All campus juniors and many sophomores will arrive at school at 7:45 a.m. to take the Preliminary Scholastic Aptitude Test (PSAT), Oct. 10. The PSAT is a practice version of the Suite of Assessments (SAT) which is needed for college applications. The PSAT not only helps prepare students for the real test, but also can determine what scholarships students are eligible for.
Juniors are required to take the PSAT and are administered the test for free. Sophomores can take extra spots and pay $16 to take the test as well. For many juniors, this is their second year seeing the test, as a lot of them chose to take it last year.
Janae Shew, ‘20, will be taking the test for her second time. She thinks the PSAT is a good way to get familiar with the format of the SAT, and that it is a good chance to figure out what to expect from the real thing.
“I think the PSAT is beneficial, because then we have a pretty good idea of what the SAT is going to look like when we take it, and it won’t stress us out as much,” Shew said. “The thing about practice tests is they’re going to get us used to the format. While it’s obviously not going to be the same information or the real thing, we will know what to expect when it comes to the SAT. I do think it is worth taking, solely for the fact that I know what to expect from the test.”
The opportunity for students to take the PSAT on campus was set up by the academic advisor, Evangelina Tello. She explains that this is a chance for students to study and begin preparing for the SAT. Tello encourages all underclassmen to take the test one or even three times before their senior year.
“It really gives students an idea of where they are regarding their SAT abilities,” Tello said. “The second semester of junior year, juniors are highly recommended to take the SAT for college requirements. This is a great opportunity for students to get one last practice during the first semester, before the real thing (SAT) in the second semester. I highly recommend sophomores and even freshmen to take the PSAT again so they just kind of get an idea once they receive their scores second semester to see where they are and where they can improve. I hope that students in general just take advantage of this opportunity that we are able to provide the PSAT on our campus.”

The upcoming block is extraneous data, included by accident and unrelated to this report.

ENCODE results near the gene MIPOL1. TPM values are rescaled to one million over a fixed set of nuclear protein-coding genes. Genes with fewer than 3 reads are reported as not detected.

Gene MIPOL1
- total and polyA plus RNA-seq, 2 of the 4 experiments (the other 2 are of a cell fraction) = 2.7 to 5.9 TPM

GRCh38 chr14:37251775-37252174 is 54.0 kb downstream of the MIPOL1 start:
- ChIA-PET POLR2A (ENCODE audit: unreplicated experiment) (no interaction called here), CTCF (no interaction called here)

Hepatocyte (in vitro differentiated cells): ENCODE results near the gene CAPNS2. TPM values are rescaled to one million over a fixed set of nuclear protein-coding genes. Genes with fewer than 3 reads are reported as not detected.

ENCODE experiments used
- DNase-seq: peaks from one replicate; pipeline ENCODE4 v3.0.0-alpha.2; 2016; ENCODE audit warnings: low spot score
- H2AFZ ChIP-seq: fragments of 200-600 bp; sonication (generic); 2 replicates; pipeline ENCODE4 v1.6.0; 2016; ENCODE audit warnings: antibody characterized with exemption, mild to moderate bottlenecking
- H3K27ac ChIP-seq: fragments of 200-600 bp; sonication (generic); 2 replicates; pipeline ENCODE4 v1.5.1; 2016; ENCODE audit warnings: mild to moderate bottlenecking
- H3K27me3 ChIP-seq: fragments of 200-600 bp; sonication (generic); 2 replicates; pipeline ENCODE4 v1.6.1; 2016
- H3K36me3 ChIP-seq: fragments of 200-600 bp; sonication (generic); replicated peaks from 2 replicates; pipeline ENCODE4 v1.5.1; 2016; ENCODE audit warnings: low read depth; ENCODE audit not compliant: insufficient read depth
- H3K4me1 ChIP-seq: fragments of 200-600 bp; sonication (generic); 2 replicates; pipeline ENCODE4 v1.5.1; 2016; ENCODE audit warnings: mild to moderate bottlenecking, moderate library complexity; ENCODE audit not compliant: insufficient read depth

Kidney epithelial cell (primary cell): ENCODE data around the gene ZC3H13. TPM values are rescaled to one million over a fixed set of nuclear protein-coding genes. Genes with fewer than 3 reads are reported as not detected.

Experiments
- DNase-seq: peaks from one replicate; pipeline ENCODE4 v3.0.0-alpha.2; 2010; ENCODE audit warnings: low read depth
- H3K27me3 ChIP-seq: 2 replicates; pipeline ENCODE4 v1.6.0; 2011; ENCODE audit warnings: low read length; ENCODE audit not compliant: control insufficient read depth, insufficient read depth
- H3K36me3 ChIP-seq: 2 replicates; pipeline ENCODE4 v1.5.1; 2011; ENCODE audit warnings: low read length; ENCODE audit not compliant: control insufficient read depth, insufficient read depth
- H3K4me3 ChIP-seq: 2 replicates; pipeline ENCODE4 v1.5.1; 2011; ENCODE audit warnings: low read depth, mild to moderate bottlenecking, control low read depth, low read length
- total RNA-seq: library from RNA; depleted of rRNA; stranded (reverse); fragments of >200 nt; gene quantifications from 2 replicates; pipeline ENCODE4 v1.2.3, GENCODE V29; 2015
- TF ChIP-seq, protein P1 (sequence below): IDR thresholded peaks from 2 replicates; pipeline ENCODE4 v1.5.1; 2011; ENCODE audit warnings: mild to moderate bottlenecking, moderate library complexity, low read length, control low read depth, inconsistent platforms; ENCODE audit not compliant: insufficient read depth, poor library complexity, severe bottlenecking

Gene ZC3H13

Junior Toryn Triplett interviews academic advisor Evangelina Tello on the benefits of the PSAT in the following podcast.
Freshmen and sophomores have the option of whether or not they would like to take the test. Adalyn Richardson, ‘21, believes that the PSAT is helpful in becoming as prepared as she can be for the SAT, she thinks that practice is very beneficial in making something successful.
“The PSAT is extremely beneficial for the upcoming SAT,” Richardson said. “If you are familiar with something, you tend to have less stress and more encouraging results. The PSAT will prepare you and help you be able to do the SAT with a more confident attitude. As Mrs. (Katie) Reneau taught me in Math A “practice makes permanent,” this saying has encouraged me to take all opportunities for practice to have an outcome of a permanent result.”
Seniors will either be taking the SAT this year or have already taken it. Griffin Schmidt, ’19, thinks the PSAT did help prepare him for his test but wishes he had done more preparation on his own time for the test.
“The PSAT helps you a lot for the SAT; it gives you an idea of what the SAT will be like,” Schmidt said. “My main concerns were doing poorly on the test. I didn’t prep for it much and I wish I had taken more time to study and prepare myself for the test.”
The PSAT can be the start of many academic opportunities involving college. Check-in begins at 7:45 a.m. and the test starts at 8 a.m. in the FC gym. All students are required to bring a calculator.@thefeather, Instagram @thefeatheronline and Facebook @thefeatheronline.
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